In 1918 Canadian War Records commissioned Varley to illustrate the war in Europe. He painted several portraits in England and made 2 trips to France. The 4 large war scenes that resulted were critically acclaimed and brought him to the forefront of painters in Canada. In May 1920 Varley became a founding member of the GROUP OF SEVEN. He did not share the Group's enthusiasm for the Ontario landscape, however, and during the early 1920s attempted to make a living as a portraitist. The family of Vincent MASSEY commissioned several, but Varley made little money and in 1926 began to teach at the Vancouver School of Decorative and Applied Arts.
During the next 10 years he painted hundreds of landscapes in oil and watercolour, marked by fine draftsmanship, exotic colour, unusual vantage points, and after 1933 by metamorphosis of forms. In 1933, he and J.W.G. MACDONALD opened their own school, the BC College of Arts. Though it was well attended, it closed after 2 years, a victim of the Depression. By 1936 Varley was broke, and moved to Ottawa to try to resume his career as a portraitist. During the next 9 years he drifted between Ottawa and Montréal, making few paintings, except in 1938 when he travelled to the Arctic on the government supply ship Nascopie. In 1944 he returned to Toronto and, in 1948-49, taught at the Doon Summer School of Fine Arts near Kitchener. In 1955 he made a sketching trip to Cape Breton, and in 1957 the first of several more painting trips to BC. Romantic and independent, Varley was known as the "gypsy" of the Group of Seven. His gifts as a colourist, draftsman and intimate observer of life are best displayed in both his drawings and small watercolours.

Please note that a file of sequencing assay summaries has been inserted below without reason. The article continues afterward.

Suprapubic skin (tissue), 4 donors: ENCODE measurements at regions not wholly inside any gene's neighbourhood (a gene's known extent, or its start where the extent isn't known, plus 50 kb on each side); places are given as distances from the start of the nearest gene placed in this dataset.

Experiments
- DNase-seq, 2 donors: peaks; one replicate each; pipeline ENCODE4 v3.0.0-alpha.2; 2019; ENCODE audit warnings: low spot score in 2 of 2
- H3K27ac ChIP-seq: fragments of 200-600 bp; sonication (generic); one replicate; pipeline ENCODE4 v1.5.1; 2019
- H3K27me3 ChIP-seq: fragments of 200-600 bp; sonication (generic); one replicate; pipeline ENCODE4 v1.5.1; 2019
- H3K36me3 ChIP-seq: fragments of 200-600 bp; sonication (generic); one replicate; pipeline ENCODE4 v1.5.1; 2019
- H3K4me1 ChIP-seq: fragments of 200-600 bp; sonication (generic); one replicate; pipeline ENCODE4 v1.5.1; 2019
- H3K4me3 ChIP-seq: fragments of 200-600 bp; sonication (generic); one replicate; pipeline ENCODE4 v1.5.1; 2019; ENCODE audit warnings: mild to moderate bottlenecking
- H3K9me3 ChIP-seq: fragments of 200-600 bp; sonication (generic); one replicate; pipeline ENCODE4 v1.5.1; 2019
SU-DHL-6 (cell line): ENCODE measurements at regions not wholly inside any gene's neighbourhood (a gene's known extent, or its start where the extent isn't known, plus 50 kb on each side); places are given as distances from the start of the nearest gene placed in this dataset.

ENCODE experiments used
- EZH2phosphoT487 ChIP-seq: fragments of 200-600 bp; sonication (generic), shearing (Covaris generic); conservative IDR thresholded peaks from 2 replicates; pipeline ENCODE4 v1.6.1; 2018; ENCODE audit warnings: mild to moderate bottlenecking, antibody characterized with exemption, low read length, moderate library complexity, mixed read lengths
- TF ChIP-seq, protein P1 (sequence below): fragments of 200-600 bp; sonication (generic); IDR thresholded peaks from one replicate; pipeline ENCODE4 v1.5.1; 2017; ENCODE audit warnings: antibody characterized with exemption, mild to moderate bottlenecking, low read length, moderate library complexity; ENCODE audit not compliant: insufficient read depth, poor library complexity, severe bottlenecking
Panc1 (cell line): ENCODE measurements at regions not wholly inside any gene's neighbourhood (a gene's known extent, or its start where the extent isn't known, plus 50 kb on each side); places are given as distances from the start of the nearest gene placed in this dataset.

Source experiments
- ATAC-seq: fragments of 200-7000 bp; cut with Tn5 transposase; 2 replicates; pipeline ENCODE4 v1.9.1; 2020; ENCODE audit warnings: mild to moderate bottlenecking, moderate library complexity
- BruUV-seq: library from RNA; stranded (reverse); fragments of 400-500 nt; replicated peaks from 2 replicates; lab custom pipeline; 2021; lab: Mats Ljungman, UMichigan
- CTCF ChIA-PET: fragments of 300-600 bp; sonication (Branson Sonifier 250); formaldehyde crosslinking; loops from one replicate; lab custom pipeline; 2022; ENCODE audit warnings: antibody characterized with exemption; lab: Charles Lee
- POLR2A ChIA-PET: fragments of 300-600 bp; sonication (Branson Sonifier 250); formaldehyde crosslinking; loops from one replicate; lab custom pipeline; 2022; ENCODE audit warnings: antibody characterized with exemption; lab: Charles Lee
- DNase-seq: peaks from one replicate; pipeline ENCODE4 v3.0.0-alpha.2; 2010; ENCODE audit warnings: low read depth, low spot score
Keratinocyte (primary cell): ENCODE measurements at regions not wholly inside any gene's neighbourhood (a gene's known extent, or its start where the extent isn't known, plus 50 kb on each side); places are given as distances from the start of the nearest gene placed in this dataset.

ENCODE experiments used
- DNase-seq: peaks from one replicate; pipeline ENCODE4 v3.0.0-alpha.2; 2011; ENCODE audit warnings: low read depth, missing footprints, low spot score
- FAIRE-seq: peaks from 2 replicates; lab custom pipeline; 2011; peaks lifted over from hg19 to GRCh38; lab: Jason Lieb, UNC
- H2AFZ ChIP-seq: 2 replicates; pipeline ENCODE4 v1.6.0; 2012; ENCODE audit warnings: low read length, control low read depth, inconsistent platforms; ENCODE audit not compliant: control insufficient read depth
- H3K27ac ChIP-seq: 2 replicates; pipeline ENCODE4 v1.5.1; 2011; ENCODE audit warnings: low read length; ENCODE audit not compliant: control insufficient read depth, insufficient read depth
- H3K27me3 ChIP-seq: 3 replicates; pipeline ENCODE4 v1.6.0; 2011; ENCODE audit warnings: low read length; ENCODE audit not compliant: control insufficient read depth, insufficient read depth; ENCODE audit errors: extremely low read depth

Author CHRISTOPHER VARLEY
Links to Other Sites
Tom Thomson Memorial Art Gallery
This website showcases the unique art collection of Tom Thomson and the Group of Seven at the Tom Thomson Memorial Art Gallery. It also offers related biographies, chronologies, and commentaries on specific paintings.
Shawnadithit grew anxious waiting for her uncle, Longnon, to return to camp at the junction of Badger Brook and the Exploits River, deep in the wilds of Newfoundland...